A version of this article originally appeared on Broadly Denmark. It has been edited and condensed.
“I’ve trawled through Facebook, Instagram, and Tinder. I’ve swiped left and right till I felt sick,” Marie Hyld says about her experience with dating in the digital age. The 24-year-old photographer believes that the superficial nature of social media is affecting the way we interact with other people in real life. An obvious example is the way dating culture has evolved: We strive to maintain the perfectly manicured image of ourselves that we present on Tinder when we meet people in real life, which makes it harder for us to be truly open and present in our encounters, she says. This thinking inspired her new art project, Lifecontruction, a series of intimate portraits with strangers she met on Tinder.
To start, Hyld decided to reopen her Tinder account and adapt it to suit the project. In her bio, she detailed how she was interested in visiting the people she matched with and wanted to take their photograph, staging the whole scene as if they were a couple in love or had been in a relationship for years. She was also clear about the fact that the photos would be made public, so if you matched with her you were basically signing up for the project. “I just started swiping away, and it was really interesting to see the people who were into the idea and accepted my proposal. I pretty much matched with everyone I found. They were all into the idea,” she recalls.
In the bottom left corner of every photo, Hyld notes how long she's known her date—the amount of time that passed between them meeting for the first time and her snapping a picture of the two posing as if they knew each other intimately. Broadly caught up with Hyld to ask her about the process of staging and photographing such intimate shots.
Broadly: Did you have a clear idea in mind for how you wanted to shoot the scene before meeting your dates?
Marie Hyld: I usually let my surroundings inspire me. I had never seen the place before showing up. That was also one the exciting aspects of this project. I never knew what I was walking into. I couldn’t plan anything, so I just had to go with it. One of my greatest personal ambitions in doing this project has been about letting go and going with whatever feels right.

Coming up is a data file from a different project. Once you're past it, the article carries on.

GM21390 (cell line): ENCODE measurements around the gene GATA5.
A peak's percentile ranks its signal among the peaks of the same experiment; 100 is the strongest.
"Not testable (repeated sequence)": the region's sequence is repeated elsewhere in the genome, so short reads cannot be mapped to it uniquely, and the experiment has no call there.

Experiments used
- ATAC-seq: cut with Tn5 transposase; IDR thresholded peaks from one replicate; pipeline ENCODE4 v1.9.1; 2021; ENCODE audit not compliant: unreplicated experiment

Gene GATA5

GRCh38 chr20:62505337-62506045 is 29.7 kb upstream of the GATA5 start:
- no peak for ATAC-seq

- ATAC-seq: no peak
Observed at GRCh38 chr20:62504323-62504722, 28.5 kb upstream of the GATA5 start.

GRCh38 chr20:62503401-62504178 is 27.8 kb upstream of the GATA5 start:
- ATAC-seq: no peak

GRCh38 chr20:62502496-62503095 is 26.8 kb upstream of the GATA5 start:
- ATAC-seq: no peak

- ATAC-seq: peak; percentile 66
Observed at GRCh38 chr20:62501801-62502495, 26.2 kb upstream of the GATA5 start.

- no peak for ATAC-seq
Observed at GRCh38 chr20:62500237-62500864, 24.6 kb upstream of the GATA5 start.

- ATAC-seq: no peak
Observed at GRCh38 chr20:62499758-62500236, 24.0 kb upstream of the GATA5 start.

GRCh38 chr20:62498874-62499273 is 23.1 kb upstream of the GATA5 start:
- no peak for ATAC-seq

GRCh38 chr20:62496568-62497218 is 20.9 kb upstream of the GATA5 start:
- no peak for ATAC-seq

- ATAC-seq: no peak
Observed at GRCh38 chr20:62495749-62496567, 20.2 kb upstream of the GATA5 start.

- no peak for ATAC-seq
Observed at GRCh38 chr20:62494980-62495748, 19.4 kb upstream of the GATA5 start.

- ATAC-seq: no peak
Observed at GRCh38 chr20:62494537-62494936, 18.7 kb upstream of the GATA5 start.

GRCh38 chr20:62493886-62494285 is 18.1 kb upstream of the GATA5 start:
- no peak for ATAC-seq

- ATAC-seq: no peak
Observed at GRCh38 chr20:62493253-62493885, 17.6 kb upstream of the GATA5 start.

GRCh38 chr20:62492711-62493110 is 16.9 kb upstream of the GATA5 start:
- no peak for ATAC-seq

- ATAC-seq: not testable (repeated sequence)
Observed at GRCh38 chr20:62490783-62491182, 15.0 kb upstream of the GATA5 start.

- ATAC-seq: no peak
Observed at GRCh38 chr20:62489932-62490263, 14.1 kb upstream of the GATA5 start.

I think we lack that face-to-face time today, we’re never really present in our interactions. As I see it, it’s getting worse and social media is largely to blame for it. It’s ironic that my project basically couldn’t exist without Tinder.
Two photos from the series in particular stuck with me, one of which features you and a Tinder match dressed in latex. How did that one come about?
As far as I recall, his name on Tinder was "Mr. BDSM" and I thought it was really cool that he was willing to just be himself around me. I also felt like I needed a "wow" moment in my series—a real eye opener—where someone was putting themselves out there and being vulnerable. I told him that I wasn’t into BDSM personally, but that I was working on a photo project.
When he opened the door, he was wearing normal clothes except for a pair of latex socks. He had a warm look in his eyes and he showed me his wardrobe, which was full of latex outfits. He lent me one that had belonged to his ex. I needed to rub myself with oil just to get into the outfit. Then he did the same, and we laughed quite a bit at the whole thing. He showed me the hole in his suit meant for his dick and talked about how it’s impossible for the skin to breathe in a full body suit and how uncomfortable that is. We snapped a photo for my mom. She was worried about me going to meet a man I didn’t know. This all happened on a Tuesday afternoon and I only did it because I was open and embraced the opportunity.
The other photo I noticed is the one of you and your date sitting in front of the computer. Why did you choose that setup?
He was really into computers and his whole apartment was basically decorated and furnished to accommodate that. I imagine that it would probably play a big part in our hypothetical relationship. It was one of those moments where I just let myself be inspired by my surroundings and what I found in that apartment.